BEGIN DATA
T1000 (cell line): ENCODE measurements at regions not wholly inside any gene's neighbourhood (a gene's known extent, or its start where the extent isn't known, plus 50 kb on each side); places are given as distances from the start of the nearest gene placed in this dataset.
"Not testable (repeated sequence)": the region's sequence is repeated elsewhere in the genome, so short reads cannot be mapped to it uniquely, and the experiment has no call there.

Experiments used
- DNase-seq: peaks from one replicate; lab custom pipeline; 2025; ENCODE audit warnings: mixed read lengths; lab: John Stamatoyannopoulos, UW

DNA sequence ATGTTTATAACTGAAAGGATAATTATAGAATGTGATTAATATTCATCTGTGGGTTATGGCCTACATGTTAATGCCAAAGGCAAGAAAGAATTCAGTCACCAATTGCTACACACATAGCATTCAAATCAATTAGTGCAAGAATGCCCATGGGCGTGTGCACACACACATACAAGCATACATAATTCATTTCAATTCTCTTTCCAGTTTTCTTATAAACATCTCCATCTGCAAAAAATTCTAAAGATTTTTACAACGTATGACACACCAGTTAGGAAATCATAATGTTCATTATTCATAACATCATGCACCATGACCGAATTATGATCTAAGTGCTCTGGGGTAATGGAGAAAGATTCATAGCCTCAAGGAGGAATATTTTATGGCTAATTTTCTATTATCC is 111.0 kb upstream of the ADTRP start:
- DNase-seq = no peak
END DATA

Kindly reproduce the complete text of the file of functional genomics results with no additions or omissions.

T1000 (cell line): ENCODE measurements at regions not wholly inside any gene's neighbourhood (a gene's known extent, or its start where the extent isn't known, plus 50 kb on each side); places are given as distances from the start of the nearest gene placed in this dataset.
"Not testable (repeated sequence)": the region's sequence is repeated elsewhere in the genome, so short reads cannot be mapped to it uniquely, and the experiment has no call there.

Experiments used
- DNase-seq: peaks from one replicate; lab custom pipeline; 2025; ENCODE audit warnings: mixed read lengths; lab: John Stamatoyannopoulos, UW

DNA sequence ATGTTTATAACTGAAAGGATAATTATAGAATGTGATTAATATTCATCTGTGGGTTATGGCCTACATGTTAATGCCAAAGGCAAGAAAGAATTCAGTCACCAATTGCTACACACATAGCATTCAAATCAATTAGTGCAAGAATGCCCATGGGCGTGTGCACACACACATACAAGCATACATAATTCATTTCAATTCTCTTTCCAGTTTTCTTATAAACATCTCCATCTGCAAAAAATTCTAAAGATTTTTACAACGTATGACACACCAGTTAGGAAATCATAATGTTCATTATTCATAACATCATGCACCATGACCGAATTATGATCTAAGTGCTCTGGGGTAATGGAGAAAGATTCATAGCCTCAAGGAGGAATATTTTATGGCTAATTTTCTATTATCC is 111.0 kb upstream of the ADTRP start:
- DNase-seq = no peak